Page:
Finjan files patent infringement suit against Bitdefender as part of campaign to protect online security IP

By Steve Brachmann
August 23, 2017

On Wednesday, August 16th, East Palo Alto, CA-based web security firm Finjan (NASDAQ:FNJN) filed a complaint for patent infringement against online security software provider Bitdefender, Inc. of Fort Lauderdale, FL. In the suit, Finjan asserts four patents in the case and alleges that Bitdefender’s marketing of antivirus, cloud and sandboxing technologies infringes upon the patents-in-suit. The case has been filed in the Northern District of California.

The four patents-in-suit asserted by Finjan include:

  • U.S. Patent No. 6804780, titled System and Method for Protecting a Computer and a Network from Hostile Downloadables. It claims a computer-implemented method for generating a downloadable ID to identify a downloadable by performing several tests on the downloadable to determine whether to allow or block the download.
  • U.S. Patent No. 7930299, titled System and Method for Appending Security Information to Search Engine Results. It discloses a method by which security information is appended to search engine results to reduce any time wasted by computer users using security filters, encouraging users to refrain from clicking on links with unsafe content.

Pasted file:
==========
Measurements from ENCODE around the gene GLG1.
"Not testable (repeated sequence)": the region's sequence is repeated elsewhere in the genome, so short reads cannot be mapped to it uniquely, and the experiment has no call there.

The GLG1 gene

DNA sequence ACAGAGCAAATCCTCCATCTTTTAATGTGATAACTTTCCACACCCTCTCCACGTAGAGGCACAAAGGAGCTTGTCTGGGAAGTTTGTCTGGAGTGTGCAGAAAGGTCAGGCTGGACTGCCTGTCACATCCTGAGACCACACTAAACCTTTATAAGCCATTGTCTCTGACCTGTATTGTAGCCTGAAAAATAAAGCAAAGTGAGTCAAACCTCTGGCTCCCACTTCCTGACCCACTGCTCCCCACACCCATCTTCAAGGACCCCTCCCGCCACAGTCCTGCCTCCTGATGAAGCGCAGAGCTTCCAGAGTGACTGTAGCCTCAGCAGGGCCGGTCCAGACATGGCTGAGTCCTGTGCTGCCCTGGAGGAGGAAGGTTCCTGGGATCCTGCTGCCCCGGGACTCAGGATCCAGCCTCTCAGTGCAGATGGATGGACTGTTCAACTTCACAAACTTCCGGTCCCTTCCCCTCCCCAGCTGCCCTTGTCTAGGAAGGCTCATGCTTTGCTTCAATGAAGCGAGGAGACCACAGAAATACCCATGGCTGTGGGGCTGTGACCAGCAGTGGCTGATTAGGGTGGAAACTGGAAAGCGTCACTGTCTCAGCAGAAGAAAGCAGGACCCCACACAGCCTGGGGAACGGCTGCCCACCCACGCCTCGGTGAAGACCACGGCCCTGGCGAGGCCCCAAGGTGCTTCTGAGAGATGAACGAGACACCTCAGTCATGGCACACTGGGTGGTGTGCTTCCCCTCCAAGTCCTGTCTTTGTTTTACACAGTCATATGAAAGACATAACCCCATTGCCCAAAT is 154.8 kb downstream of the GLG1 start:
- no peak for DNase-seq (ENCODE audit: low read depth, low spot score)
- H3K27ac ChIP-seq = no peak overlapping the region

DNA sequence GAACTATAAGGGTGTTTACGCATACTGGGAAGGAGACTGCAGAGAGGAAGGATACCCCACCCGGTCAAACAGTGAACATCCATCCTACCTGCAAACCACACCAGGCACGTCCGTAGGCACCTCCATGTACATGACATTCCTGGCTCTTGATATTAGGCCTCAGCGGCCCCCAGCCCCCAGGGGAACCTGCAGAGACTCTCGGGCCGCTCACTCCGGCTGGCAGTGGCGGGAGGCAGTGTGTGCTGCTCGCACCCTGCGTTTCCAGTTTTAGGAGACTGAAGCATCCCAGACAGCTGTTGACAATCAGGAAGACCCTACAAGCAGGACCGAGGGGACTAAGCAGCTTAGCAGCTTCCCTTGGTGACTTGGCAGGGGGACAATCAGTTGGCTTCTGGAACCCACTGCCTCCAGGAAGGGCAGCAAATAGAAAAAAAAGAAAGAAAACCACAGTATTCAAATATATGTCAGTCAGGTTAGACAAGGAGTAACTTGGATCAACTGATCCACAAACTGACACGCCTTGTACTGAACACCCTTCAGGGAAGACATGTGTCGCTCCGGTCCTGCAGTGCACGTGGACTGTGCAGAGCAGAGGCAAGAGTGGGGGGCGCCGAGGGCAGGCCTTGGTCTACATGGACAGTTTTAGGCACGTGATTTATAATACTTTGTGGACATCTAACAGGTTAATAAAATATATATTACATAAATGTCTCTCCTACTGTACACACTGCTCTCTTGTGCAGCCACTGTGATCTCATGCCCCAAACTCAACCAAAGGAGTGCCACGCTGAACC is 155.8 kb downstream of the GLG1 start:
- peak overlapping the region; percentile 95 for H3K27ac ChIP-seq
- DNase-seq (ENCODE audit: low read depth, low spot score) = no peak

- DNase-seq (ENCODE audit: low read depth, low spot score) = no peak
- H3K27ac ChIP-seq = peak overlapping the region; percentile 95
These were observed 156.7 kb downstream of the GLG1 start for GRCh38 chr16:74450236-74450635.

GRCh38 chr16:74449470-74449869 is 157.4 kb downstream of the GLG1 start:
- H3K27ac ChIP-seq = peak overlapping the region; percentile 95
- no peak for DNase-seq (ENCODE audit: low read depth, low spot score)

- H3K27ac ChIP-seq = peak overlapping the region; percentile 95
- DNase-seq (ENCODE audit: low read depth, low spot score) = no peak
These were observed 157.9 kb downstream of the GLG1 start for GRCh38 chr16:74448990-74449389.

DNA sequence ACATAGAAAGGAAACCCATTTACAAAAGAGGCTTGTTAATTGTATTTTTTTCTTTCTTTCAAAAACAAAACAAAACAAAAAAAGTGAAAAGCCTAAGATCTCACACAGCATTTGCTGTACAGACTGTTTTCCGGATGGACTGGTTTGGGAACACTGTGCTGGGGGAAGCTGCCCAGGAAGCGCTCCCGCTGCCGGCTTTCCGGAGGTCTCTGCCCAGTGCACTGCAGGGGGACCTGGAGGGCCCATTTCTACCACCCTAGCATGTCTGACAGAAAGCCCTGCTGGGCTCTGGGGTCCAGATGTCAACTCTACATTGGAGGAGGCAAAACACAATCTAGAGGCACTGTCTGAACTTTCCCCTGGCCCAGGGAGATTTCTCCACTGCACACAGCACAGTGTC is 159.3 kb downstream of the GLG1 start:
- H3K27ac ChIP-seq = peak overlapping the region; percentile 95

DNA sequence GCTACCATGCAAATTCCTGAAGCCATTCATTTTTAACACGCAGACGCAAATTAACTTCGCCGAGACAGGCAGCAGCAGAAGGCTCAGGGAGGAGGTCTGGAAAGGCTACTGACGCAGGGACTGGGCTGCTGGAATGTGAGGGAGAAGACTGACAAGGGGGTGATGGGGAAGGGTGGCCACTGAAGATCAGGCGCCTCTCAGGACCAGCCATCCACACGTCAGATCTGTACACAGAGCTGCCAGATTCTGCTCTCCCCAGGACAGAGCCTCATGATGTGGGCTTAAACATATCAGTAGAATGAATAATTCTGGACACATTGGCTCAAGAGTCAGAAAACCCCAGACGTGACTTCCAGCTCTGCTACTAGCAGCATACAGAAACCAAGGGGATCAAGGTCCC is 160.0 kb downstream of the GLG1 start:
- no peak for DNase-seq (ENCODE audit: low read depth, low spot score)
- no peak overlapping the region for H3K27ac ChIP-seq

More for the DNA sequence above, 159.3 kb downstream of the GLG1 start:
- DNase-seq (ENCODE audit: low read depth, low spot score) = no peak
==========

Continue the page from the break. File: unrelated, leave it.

• U.S. Patent No. 8141154, titled System and Method for Inspecting Dynamically Generated Executable Code. It claims a system for protecting a computer from dynamically generated malicious content which provides a new form of behavioral analysis to shield computers without running on the computer being shielded.
  • U.S. Patent No. 8677494, titled Malicious Mobile Code Runtime Monitoring Systems and Methods. It discloses a computer-implemented method of receiving an incoming downloadable, deriving security profile data of the downloadable including a list of suspicious computer operations the downloadable may attempt, and then storing the downloadable security profile data in a database.

Finjan’s suit against Bitdefender alleges that Bitdefender was presented with written notice of the alleged infringement of Finjan’s patents as early as February 2015. In October 2015, Finjan alleged that it discussed the ‘844, ‘154 and ‘494 patents with Bitdefender and how those patents read on technology practiced by Bitdefender. Despite numerous in-person and telephone meetings, Finjan alleges that that Bitdefender has continued to engage in willful and deliberate infringement of Finjan’s IP.

The complaint identifies a series of accused products marketed by Bitdefender which Finjan believes infringe upon the asserted patents-in-suit. The accused products include Total Security anti-malware software, Mobile Security for Android devices, GravityZone Business Security which provides anti-ransomware protection, and Cloud Security for MSPs which provides cloud-based central administration for endpoint security for an entity’s customers. The accused products offered by Bitdefender utilize technologies such as layered security to 0-day threats, or undisclosed computer software vulnerabilities which hackers can exploit, cloud-scanning technologies to identify malicious software threats as well as a Search Advisor technology which rates search results which identifies whether a link will direct a user to a secure website.